The GM's reflections
Neither a lament nor confessions: that's already an improvement!
I was really nervous about last Sunday's game. There were 2 reasons for this. Regular readers will already be familiar with one. I really felt like calling the day off as the appointed time loomed, but I'd told everyone it was on, and Brian in particular had been expecting us to restart a week later. So I felt I couldn't let everyone down. Well, not until I started GM'ing the session at least.
The other reason for my nerves was the scenario. In case you don't know, I'm running The Ashes of Middenheim, part 1 of the 3-part WFRP2 campaign Paths of the Damned. After the 'it was all just a terrible dream' detour of late last year, I'd been pretty pleased to get the party back to Middenheim so that we could get stuck into the 2nd part of the campaign. Then came the holiday break, and I spent a couple of weeks reading through the material.
I've read quite a lot of complaints about AoM on the BI forums. These could be summed up as the campaign being a boringly linear MacGuffin-hunt overly dependent on combat and railroading. At the time I felt that people were missing the point: AoM is designed for novice GM's new to WFRP, not for the diehard fans with years of roleplaying- in the Old World and elsewhere- under their belts. I stand by this, but all the same, I experienced a sinking feeling as I read and reread the material I was going to be GM'ing next.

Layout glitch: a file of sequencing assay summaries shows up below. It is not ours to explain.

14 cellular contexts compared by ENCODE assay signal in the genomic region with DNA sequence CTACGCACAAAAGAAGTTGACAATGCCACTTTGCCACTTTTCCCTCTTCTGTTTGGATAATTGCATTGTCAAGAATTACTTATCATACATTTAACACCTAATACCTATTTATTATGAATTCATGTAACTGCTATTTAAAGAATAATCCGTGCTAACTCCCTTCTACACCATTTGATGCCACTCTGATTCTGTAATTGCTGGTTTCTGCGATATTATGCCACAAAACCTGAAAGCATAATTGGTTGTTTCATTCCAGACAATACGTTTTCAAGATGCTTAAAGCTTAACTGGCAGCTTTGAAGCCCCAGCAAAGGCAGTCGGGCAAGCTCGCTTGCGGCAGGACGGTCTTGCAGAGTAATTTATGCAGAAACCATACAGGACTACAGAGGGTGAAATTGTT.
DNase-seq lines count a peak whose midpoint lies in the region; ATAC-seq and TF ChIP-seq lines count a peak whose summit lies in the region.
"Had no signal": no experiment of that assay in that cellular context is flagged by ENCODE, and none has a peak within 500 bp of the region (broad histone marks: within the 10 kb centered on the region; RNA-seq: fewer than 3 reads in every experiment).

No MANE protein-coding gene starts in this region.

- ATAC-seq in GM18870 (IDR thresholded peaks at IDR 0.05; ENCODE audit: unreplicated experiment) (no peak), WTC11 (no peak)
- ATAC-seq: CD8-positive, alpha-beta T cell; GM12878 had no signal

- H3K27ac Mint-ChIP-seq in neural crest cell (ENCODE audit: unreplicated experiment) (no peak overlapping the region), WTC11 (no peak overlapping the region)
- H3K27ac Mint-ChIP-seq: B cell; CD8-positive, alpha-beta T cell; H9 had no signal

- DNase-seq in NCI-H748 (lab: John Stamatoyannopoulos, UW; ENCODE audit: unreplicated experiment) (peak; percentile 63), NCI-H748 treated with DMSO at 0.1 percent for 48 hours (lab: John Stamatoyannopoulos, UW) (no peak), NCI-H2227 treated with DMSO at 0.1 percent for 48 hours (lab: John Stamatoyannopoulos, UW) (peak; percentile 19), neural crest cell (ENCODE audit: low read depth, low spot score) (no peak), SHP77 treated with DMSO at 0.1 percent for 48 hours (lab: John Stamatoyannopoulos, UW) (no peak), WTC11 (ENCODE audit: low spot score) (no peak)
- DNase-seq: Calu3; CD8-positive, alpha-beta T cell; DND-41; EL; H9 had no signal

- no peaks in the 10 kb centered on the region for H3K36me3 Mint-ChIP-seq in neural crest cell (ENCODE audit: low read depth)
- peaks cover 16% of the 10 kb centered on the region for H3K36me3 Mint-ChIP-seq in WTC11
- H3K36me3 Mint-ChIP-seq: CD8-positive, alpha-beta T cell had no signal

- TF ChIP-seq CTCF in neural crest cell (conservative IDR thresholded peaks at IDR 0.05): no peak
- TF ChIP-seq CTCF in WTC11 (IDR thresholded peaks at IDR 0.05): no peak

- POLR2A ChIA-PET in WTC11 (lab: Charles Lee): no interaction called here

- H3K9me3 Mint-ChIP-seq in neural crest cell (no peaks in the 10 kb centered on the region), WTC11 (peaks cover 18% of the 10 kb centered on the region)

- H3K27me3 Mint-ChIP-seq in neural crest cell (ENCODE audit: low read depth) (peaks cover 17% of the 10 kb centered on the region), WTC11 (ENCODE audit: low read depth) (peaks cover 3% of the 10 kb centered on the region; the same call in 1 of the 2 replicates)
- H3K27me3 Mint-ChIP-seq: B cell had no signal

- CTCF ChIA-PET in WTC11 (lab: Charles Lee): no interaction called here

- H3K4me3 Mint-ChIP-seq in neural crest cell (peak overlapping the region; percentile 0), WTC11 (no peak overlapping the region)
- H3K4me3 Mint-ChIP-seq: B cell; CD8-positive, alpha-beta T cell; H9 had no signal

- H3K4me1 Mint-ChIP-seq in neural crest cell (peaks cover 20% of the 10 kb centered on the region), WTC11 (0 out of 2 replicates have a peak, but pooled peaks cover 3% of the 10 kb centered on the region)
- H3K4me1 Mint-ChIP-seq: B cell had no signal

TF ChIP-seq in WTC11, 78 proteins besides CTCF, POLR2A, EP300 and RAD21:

The first thing that bugged me was the set-up: the PC's are called to visit a priest of Ulric; introduced to a blind old geezer who's having dreams about daemons and lots of blood; and told that these are portents of the presence of a powerful chaos artefact that the PC's must retrieve to prevent it falling into the wrong hands. Oh yes, and thanks to the dreams, the aging blind priest is a psychic tracker who can home in on the location of this daemonic icon.
The thing is, the Old World being what it is, it struck me that the sensible thing to do in that situation would be to call in the witch hunters and have the old guy carted off to the thumbscrews and the stake. Not to go marching off into the depths of a forest known for being infested with beastmen hordes, not to mention the remnants of Archaon's chaos horde only recently defeated in the siege of Middenheim, and with only a blind man as your guide.